FOR THE LOVE OF MIKE: More of the Best of Mike Royko

Mike Royko, Author, Roger Ebert, Foreword by FOR THE LOVE OF MIKE: More of the Best of Mike Royko

This is a substantial second collection (after One More Time) by the quintessential urban columnist as he witnessed the 1960s through the 1990s, preserving with a keen eye his obsessions, rages and lonely ethical crusades. Royko (author of Boss, an infamous critique of Chicago's late Mayor Richard Daley) embodies a journalistic archetype once synonymous with Chicago (cf. The Front Page), but now nearly extinct: chauvinistic and old-fashioned, yet fiercely imbued with a sense of time and place, and with courage enough, as Roger Ebert recalls in his warm foreword, to denounce the newspapers of Rupert Murdoch—the new owner of Royko's own paper—as "not fit to wrap fish in." While Royko's subjects range widely, his moral stance and his well-honed rhetorical feints are rock-solid. Humorous columns—like those featuring Slats Grobnik, Everyman of Royko's hardscrabble, white-ethnic neighborhood territory, or his legendary 1980 piece on pigeon eaters in Grant Park—feel like grittier versions of folksy writers like Garrison Keillor. His serious, angrier pieces edge closer than most postwar writers dared in addressing the nihilistic darkness enveloping the cities, as in "Nero Would Love Chicago," a 1975 piece acidly questioning police priorities during an arson epidemic. His pieces regarding the civil rights struggle—where he examines Northern racial hypocrisy alongside Southern brutality—remain sharp and poignant, and remind how groundless are charges of intolerance leveled against Royko late in life. Finally, his wry critiques of the Chicago "machine" and its time-honored traditions ("when you buy somebody, they stay bought") make one miss his gadfly presence on the political scene, particularly his unerring eye for hypocrisy. Fans will treasure this collection. (Apr.)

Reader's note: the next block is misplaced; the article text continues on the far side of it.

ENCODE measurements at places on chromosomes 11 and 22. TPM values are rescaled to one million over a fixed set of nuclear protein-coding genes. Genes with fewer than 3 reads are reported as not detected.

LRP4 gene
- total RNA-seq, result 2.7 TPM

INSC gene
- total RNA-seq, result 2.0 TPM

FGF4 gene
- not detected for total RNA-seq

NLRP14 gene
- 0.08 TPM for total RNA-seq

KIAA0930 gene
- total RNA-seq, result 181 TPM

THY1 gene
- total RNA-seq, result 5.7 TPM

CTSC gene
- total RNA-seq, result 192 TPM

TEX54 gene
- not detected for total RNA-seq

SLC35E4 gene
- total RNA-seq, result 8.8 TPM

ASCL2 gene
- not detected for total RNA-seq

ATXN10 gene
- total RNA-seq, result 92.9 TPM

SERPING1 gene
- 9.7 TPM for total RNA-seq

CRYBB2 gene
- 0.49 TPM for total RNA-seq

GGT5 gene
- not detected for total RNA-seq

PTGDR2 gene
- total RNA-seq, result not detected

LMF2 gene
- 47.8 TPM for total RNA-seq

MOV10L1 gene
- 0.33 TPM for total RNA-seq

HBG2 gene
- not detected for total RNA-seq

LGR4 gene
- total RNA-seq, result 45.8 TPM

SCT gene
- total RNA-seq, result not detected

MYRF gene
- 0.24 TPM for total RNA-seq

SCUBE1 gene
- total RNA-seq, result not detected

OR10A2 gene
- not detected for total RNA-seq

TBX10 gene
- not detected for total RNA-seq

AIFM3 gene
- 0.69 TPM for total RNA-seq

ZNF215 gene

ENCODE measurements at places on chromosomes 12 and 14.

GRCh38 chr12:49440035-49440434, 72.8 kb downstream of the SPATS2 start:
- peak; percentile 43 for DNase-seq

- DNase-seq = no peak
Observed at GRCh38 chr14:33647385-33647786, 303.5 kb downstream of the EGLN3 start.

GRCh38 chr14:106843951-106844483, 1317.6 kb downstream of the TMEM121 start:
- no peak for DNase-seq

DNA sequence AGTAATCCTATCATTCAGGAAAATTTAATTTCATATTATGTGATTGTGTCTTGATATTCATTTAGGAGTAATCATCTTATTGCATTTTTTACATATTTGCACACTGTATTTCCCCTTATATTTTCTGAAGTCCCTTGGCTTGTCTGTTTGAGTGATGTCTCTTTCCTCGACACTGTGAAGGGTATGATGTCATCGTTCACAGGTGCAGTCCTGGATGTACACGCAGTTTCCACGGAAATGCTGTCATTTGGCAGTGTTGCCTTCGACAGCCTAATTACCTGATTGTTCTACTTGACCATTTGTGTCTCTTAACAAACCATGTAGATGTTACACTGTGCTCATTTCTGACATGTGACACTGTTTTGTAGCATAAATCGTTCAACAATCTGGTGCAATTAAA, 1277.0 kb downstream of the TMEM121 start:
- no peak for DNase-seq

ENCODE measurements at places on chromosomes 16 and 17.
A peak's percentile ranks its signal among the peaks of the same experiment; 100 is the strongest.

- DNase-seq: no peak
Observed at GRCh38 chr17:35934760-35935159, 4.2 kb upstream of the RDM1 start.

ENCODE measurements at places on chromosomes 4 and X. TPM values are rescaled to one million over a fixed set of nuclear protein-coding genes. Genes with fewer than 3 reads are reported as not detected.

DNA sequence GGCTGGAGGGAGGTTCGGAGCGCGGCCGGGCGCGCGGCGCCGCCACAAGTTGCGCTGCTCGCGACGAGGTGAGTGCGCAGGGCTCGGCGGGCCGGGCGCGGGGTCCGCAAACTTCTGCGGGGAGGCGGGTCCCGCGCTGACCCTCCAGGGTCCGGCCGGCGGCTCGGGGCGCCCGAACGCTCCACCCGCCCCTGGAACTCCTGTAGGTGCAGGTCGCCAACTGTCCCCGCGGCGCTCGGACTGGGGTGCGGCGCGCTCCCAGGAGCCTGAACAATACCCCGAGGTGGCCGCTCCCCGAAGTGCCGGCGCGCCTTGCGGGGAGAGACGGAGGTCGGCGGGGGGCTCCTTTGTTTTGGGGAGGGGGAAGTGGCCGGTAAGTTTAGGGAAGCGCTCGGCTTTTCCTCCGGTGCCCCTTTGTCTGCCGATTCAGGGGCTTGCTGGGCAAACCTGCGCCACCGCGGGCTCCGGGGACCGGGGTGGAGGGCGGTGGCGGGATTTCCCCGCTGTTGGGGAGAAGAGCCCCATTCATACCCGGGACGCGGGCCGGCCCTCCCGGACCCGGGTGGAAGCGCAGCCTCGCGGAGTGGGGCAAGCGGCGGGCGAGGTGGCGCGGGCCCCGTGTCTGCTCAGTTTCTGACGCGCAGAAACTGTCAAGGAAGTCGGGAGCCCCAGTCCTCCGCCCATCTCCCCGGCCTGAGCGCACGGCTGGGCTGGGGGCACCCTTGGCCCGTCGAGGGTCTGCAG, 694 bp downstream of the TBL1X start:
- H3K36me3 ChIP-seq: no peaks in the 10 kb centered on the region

Forecast: Need we even say this will be a bestseller in Chicago?

Reviewed on: 04/02/2001
Release date: 04/01/2001
Genre: Nonfiction
Paperback - 270 pages - 978-0-226-73074-5
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